Nov 19, 2013 Restaurants
For the latest review, see the 2018 review of Baduzzi.
Cnr Jellicoe St and Fish Lane, North Wharf. Ph 309-9339, baduzzi.co.nz
Hours: Breakfast, lunch and dinner weekdays, lunch and dinner weekends.
Dinner bill: Piccolo & polpette, $12-$20; primi $16-$22; secondi $22-$32; desserts $13-$14.
How many more great restaurants can possibly be coming? For a while there, these monthly reviews read like tragicomedy — canteen-grade muck and service grotesqueries; these days your humble reviewers are doling out spoons like we’re volunteers at a soup kitchen.
And now here’s Baduzzi, which could be the best of the best. Known in early adopter shorthand as “The Grove’s new meatball place”, it is in fact an epic, beautiful marriage of Italy and New Zealand, of home cooking and fine dining, of the rare and the commonplace.
My first visit went how you’d possibly expect dinner to unfold for an anonymous reviewer who happens to be on TV each weeknight at 7. The owner, Michael Dearth, greeted me like an old friend, took me to a great table and gave me individual attention all evening.
Next time, though, Dearth had a night off and his staff obviously hadn’t studied up the photos of reviewers he, legendarily, posts in the kitchen for everybody to memorise. It was a full house and at our request we waited at the bar, eventually being shown to the worst table in the room.
And what an easy narrative it would be if the service on that second visit wasn’t up to the same standard. But it was better: attentive, assured and full of personality. The poor maître d’ — when I paid my bill and told him I was from Metro, there was really no reason for him to look like he was having a heart attack.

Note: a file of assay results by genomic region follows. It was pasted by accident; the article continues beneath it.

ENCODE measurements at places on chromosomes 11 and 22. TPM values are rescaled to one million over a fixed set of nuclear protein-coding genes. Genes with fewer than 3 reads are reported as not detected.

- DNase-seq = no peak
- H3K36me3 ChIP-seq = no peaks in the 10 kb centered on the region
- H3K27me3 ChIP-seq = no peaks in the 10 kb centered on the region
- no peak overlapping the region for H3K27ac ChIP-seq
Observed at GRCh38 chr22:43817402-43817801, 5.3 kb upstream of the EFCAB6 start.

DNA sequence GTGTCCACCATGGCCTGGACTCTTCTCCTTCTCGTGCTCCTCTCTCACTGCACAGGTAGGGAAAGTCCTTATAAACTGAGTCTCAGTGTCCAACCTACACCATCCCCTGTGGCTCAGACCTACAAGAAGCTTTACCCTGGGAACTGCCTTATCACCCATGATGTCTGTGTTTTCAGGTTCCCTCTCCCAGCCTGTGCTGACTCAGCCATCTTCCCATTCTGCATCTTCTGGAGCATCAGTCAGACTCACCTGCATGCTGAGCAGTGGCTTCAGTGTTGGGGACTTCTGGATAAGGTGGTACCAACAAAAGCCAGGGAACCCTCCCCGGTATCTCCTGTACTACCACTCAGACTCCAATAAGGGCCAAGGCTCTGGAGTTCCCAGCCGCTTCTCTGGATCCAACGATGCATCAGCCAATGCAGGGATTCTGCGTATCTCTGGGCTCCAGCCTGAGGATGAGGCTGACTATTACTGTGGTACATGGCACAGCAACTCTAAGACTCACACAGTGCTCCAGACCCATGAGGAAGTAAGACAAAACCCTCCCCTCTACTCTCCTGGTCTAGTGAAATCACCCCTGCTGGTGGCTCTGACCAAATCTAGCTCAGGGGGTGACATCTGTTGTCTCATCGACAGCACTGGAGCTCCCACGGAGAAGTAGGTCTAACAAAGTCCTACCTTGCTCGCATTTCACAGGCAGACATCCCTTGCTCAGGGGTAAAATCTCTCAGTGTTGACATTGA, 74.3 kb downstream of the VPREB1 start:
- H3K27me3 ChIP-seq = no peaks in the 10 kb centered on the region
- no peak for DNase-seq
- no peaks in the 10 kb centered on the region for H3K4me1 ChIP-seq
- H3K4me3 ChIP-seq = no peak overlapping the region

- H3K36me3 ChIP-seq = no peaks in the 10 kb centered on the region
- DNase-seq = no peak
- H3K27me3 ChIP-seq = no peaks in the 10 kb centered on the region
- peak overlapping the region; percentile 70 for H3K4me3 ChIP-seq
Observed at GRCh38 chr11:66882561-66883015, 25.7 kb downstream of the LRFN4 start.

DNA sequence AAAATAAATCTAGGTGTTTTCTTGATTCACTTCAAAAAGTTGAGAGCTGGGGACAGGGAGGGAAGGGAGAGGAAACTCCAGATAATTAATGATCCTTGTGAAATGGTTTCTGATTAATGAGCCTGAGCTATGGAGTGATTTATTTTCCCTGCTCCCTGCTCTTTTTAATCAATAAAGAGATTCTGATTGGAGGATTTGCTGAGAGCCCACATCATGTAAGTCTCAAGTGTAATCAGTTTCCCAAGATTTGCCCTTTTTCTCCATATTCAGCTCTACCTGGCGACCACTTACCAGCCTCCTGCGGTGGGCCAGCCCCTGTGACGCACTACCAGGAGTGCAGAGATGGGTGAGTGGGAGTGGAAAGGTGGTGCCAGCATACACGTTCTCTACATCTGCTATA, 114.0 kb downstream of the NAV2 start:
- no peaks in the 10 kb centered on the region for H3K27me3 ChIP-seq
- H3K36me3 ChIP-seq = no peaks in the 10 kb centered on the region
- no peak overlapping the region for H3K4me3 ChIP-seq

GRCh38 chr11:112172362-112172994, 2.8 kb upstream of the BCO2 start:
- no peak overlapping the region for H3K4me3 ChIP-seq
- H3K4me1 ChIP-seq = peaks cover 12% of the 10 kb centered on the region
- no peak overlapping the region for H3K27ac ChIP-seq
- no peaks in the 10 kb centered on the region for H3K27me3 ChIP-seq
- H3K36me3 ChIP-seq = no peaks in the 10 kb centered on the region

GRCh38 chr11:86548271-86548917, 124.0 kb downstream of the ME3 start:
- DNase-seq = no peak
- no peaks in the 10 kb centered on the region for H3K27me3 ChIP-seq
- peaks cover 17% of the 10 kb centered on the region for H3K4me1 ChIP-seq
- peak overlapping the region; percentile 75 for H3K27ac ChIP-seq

Ben Bayly’s menu is a heroic piece of work — long and lovely, it’s got that wide-ranging scope you see in all the worst Italian places, though mercifully without the pizzas. But while usually such a list is an attempt to please everybody, this one is more like the work of a chef who has so much good stuff he wants to feed you, he couldn’t possibly bring himself to edit.
Unlike much restaurant-Italian, the flavours are restrained — saffron sings in a fish stew broth, a T-bone steak comes wood fired and condiment free, and lasagna is served with tripe that would have been so easy to hide in a jammy tomato sauce; instead, it’s cut like squid rings and littered around the plate for maximum visibility.
Still, there’s plenty of tasty comfort — eggplant, veal and burrata Bolognese oozes rich fatty goodness, like what the Queen would get if she ordered a mince- and-cheese pie on room service.
Incredibly, prices are good. Multiple courses, expensive ingredients like crayfish, paua and porcini, paired with wines from around the world and the pair of you will leave stuffed and tipsy for under $250. I don’t quite know how they manage that, but given that you’re metres from the water in one of the most beautifully decorated rooms in the city, you’d better go and eat there before they realise they’ve got the numbers wrong.
Any complaints? I heard grumbles about stingy glass pours, though they’re listed as 150ml and, if you’re seeking value for money, Dearth’s generous list of $40 bottles should keep you happy. I wasn’t so keen on the very lemony squid and white-bean salad, but there was one on every table and nobody else was complaining, so let’s call it individual taste.
The Grove is one of the top restaurants in the city, so it didn’t surprise me that this place was good too. What surprised me was how different it was: a new formula, a new energy and despite all the action on the waterfront, from what I hear The Grove is better than ever. Did I tell you Baduzzi’s open seven nights a week? Someone find Michael Dearth a knighthood.